One key area where the Irish came to excel was in Computus, and the Irish monk Cummian, thought to have been based in Munster, was a leading researcher on the subject. “By the early seventh century there are three ways to calculate when Easter occurs. It is the Irish who develop this into an entire new genre of literature on Computus,” Kelly says.
Cummian's expertise was shown in letters dating from 633 between him and the abbot of Iona, Ségéne. Cummian had changed his method for calculating the fall of Easter, breaking away from the method adopted by monasteries founded by Colm Cille and adopting the one used in Rome. This caused Ségéne to accuse Cummian of heresy.
“Cummian knows of 10 methods and [in the letter] he goes through all the details and compares them, and he finds that the system used in Rome was the most reliable. He replies to Iona, saying this is the right method,” says Kelly.
The manuscripts described in the book are mostly Latin but some of them revert to Irish. The Einsiedeln monastery in the Swiss Alps holds a manuscript on Computus that dates to the ninth century, but is taken to be a copy of an older, seventh- century Irish manuscript, Kelly says.
“The manuscript is written in Latin but in complicated parts it has embedded Irish where there is a need for detailed explantation. The author of the text has intentionally included Irish, incontrovertible truth it is of Irish origin. We have these beautiful numbers from the Swiss Alps. It is really magic to see these.”
Music and the Stars: Mathematics in Medieval Ireland is in book shops or available from fourcourtspress.ie
BORROW AND ADVANCE: IRISH WATERMILLS
Far from being a technological backwater, Ireland in the sixth century was plugged into all sorts of advances, from watermills and ploughs to padlocks and furnaces.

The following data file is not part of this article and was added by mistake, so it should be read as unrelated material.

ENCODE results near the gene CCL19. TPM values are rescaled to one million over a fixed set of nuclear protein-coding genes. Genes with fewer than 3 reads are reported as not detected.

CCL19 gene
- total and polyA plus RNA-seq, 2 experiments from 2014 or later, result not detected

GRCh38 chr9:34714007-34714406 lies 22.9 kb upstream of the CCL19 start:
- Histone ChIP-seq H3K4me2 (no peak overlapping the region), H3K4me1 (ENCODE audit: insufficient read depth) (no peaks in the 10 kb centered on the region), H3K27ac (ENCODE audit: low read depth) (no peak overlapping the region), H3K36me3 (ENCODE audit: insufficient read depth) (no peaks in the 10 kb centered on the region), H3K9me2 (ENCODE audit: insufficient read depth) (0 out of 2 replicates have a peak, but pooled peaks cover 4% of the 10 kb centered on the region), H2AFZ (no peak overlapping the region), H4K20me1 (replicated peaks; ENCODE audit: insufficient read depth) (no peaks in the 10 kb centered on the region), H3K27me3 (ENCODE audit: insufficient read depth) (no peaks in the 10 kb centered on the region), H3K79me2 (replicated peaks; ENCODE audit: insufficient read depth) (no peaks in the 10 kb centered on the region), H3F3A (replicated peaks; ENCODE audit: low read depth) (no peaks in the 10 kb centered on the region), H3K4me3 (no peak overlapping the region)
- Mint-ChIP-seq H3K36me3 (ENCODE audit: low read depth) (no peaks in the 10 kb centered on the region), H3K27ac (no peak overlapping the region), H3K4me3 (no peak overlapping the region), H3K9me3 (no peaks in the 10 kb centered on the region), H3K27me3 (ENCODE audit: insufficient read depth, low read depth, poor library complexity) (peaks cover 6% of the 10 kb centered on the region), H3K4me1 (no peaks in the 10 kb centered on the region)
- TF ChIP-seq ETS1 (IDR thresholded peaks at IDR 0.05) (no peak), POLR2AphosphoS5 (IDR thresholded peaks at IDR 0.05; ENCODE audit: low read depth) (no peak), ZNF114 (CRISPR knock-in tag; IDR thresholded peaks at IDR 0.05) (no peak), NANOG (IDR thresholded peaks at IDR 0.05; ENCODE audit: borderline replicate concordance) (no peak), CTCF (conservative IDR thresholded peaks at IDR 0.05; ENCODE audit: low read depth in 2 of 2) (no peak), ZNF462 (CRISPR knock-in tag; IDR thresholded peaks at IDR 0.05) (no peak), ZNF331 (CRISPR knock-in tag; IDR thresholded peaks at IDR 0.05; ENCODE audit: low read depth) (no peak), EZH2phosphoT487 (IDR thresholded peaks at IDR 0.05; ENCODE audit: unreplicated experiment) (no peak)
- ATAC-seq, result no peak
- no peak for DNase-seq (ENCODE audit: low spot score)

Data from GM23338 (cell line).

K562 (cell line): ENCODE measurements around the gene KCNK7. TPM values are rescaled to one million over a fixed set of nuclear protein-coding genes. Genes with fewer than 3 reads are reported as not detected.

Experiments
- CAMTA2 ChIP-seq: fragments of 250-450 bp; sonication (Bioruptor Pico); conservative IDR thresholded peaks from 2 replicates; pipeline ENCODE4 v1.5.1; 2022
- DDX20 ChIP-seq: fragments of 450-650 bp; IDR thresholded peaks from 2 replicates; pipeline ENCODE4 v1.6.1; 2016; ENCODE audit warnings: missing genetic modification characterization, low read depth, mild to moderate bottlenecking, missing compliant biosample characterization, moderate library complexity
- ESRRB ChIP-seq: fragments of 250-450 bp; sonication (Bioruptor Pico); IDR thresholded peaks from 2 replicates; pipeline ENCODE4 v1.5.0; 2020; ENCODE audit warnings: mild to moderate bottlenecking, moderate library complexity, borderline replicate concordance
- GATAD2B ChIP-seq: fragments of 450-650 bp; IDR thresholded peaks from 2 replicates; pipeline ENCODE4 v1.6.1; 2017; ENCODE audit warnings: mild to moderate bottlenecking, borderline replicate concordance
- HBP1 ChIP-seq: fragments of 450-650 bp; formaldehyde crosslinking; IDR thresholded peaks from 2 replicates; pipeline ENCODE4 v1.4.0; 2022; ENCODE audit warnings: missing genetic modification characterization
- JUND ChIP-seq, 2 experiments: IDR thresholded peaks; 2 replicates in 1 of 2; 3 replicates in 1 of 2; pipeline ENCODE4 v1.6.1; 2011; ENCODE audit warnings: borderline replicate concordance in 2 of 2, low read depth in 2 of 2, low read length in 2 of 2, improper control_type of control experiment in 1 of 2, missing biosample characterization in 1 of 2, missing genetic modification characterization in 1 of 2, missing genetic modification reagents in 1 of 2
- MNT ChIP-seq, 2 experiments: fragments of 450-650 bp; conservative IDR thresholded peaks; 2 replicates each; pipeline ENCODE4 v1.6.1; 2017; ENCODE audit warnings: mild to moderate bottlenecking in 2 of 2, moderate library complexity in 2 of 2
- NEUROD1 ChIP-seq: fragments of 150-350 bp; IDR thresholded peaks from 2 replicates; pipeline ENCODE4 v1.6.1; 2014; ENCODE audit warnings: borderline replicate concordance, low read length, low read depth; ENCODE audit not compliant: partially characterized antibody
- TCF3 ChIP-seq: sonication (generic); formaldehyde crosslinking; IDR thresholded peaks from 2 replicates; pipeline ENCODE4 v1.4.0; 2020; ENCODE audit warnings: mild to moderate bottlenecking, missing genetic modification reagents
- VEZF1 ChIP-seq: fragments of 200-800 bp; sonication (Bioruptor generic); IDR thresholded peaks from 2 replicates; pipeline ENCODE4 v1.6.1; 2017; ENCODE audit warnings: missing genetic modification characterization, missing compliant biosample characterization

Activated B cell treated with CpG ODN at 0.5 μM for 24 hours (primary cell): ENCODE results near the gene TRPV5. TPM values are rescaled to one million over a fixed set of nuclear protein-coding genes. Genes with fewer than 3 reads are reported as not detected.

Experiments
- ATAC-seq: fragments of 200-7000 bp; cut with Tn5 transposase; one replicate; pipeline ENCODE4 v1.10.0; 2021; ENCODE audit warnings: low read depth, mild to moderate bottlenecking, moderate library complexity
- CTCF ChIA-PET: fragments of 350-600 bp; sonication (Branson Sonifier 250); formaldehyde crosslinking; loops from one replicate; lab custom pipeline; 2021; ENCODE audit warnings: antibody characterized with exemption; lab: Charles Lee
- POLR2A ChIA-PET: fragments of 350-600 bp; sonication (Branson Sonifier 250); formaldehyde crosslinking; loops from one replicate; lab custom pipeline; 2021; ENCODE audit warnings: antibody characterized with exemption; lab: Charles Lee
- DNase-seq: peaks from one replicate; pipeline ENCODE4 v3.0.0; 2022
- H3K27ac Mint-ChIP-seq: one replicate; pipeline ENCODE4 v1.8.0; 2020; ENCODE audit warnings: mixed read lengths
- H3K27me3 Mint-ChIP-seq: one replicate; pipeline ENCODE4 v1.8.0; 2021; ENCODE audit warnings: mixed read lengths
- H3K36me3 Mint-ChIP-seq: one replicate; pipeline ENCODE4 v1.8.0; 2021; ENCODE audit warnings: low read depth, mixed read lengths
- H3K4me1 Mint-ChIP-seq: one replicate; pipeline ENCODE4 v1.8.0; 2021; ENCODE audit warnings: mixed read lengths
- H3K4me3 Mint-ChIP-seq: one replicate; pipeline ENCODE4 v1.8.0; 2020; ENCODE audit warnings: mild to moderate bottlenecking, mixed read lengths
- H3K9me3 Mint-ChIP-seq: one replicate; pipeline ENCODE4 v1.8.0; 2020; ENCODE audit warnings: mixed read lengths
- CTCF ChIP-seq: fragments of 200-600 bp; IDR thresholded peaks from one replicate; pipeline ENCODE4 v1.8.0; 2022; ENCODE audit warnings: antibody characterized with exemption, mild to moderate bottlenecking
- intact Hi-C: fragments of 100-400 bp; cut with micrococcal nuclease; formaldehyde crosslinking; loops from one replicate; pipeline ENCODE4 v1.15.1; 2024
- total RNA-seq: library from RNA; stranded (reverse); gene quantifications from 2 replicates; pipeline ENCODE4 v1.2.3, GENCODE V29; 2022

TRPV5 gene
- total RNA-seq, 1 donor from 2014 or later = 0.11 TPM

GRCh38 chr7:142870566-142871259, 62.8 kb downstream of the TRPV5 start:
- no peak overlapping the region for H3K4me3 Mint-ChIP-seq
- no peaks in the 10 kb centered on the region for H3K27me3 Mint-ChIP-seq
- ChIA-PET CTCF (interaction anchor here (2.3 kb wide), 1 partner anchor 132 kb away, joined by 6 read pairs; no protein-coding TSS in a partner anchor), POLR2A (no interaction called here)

Some of the new technologies had originally come from the first century, says Charlie Doherty, a retired lecturer and researcher in early Irish history at University College Dublin.
“I was always impressed by the borrowing of technology from the Romans,” he says. “From the time Romans conquered Britain, and from the first century AD, the Irish borrowed a lot of technology. We see this in the artefacts but also in the words that were taken into Irish from Latin.”
The Irish even borrowed the Roman alphabet so they could translate Latin documents and help themselves to the latest devices.
Doherty has studied a number of watermills from the sixth century and has found that there wasn’t a simple copycat approach. “The watermills were highly developed here, and those excavated show that it wasn’t just a matter of blind borrowing; there was adaptation and changed techniques.”
The mills were in widespread use in the 700s. More have been found in Munster than in the rest of Europe, says Doherty.
The early Irish engineers took existing methods and improved them. “These [mill] paddles are sophisticated. In other parts of Europe the paddles were simple squares. Here they were well-turned, and shaped like a modern airplane propellor.”
There was a mill in Co Cork that had two flumes and two separate wheels.
There is also evidence of advanced bridge-building at the time, including over the Shannon at Clonmacnoise, “a massive job”, he says. It was 120m long and five metres wide, and linked to a 2.4km stretch of roadway.